- TRICARE: Health insurance is available to certain eligible surviving family members of deceased active duty or retired service members. Conditions for eligibility may apply and costs for coverage and benefits available may vary based on the sponsor's military status at the time of death and whether the family member is a surviving spouse or child.
- Additional benefits: Available for survivors of veterans and service members who die while on active duty includes burial in a national, state, or military installation cemetery (this is also available to spouses and dependent children of the service member), headstone or marker provided by the government, burial flag, and reimbursement for a portion of burial expenses.
By definition, estate planning is a process designed to help you manage and preserve your assets while you are alive, and to conserve and control their distribution after your death based on your goals and objectives.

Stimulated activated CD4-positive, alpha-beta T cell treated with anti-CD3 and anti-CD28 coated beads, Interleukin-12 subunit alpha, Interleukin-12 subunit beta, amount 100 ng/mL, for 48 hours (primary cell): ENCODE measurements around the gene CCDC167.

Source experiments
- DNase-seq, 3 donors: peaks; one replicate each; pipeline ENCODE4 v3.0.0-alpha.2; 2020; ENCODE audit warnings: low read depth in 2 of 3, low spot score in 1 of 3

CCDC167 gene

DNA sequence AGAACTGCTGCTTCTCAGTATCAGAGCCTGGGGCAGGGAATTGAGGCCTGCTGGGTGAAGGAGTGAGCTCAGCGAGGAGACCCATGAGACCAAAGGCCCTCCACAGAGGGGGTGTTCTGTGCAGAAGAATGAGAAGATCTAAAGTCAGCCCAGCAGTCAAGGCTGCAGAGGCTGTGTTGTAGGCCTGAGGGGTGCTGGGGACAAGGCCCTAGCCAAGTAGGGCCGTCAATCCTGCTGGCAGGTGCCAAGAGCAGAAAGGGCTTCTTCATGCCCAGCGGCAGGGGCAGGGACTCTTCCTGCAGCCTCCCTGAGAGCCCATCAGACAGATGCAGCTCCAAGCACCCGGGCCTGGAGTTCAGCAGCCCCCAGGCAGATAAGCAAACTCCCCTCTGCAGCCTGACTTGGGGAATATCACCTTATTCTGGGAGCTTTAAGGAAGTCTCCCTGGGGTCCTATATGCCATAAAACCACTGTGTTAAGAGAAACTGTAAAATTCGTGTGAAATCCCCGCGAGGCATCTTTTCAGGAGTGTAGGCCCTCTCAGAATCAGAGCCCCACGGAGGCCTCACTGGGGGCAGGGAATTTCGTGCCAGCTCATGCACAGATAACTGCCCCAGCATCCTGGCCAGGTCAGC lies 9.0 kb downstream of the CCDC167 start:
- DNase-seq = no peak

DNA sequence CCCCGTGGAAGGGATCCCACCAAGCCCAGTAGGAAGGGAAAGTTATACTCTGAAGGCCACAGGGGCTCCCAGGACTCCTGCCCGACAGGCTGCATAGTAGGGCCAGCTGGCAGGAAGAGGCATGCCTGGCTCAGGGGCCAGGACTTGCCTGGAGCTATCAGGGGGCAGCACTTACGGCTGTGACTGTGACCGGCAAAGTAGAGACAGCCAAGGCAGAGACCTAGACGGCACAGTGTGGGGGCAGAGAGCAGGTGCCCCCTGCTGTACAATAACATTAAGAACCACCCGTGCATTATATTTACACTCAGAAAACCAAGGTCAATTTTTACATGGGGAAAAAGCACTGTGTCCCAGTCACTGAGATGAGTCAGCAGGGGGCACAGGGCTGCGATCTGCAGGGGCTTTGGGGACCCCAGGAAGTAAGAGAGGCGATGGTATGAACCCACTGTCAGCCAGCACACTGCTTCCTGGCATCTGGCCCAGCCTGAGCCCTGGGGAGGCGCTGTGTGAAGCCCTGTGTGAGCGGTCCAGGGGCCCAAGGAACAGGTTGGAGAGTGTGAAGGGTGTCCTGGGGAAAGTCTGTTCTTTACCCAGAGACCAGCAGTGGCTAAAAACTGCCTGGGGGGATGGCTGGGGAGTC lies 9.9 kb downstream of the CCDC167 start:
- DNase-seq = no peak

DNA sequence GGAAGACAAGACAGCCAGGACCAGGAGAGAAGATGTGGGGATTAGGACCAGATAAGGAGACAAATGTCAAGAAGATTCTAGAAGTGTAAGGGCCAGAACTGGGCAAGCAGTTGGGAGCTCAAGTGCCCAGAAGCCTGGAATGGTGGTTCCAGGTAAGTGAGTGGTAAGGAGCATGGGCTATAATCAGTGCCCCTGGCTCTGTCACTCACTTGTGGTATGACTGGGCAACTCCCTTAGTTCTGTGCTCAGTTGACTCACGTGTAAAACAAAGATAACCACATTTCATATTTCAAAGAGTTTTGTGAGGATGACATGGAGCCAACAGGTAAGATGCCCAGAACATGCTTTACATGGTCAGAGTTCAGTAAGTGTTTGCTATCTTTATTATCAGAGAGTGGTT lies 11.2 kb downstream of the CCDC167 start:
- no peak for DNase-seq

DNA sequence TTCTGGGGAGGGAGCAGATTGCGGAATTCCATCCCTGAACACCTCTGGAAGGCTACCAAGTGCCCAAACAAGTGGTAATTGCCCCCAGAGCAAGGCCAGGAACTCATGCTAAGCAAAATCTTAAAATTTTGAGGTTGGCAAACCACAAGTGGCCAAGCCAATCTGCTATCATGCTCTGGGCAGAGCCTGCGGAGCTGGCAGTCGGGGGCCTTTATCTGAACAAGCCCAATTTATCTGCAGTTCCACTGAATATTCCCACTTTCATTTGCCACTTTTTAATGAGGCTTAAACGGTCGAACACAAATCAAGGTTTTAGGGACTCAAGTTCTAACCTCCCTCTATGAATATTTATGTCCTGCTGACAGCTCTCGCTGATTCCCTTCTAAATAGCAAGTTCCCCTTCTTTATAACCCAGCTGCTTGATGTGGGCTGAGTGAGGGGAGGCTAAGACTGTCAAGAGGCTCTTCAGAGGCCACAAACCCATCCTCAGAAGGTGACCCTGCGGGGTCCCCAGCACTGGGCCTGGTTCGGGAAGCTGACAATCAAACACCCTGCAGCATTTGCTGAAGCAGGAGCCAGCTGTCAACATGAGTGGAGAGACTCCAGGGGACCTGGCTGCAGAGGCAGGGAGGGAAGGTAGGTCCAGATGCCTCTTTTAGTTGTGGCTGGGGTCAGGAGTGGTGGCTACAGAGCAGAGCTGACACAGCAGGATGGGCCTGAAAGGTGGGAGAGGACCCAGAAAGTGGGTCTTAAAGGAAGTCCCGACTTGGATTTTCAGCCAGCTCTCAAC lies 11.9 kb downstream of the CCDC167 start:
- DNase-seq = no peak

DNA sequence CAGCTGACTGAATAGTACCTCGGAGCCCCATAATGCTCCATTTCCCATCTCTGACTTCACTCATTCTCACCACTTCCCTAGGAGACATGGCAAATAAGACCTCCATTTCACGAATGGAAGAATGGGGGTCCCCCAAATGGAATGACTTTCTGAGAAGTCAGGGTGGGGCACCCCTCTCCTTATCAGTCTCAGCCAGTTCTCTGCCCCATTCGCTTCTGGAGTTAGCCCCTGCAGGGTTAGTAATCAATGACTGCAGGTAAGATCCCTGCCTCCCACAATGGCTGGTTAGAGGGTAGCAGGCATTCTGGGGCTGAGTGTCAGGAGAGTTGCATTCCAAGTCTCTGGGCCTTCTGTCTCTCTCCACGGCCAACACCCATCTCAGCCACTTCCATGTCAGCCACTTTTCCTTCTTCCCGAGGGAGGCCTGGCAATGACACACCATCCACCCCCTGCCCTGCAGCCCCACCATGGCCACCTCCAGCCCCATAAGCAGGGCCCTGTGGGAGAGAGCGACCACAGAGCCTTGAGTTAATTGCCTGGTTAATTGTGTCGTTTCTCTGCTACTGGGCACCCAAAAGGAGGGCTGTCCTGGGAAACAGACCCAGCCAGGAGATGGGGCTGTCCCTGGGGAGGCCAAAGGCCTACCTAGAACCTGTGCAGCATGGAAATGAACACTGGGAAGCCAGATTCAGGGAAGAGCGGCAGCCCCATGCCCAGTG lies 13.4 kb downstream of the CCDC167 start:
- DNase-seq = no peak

With your estate plan successfully completed, the next critical step in the overall process is to carry out periodic reviews and to update your plan when appropriate.
The Dorion-Gray Team
Dorion-Gray Retirement Planning, Inc. is located at 2602 IL Route 176, Crystal Lake IL 60014-2225. Securities offered through Securities America, Inc. a registered Broker/Dealer, Member FINRA/SIPC. Advisory services offered through Securities America Advisors, Inc. Dorion-Gray is not affiliated with Securities America companies. All content provided by Forefield is protected by copyright. Forefield claims no liability for any modifications to its content and/or information provided by other sources. Neither Forefield Inc. nor Forefield Advisor ™ provides legal, taxation or investment advice.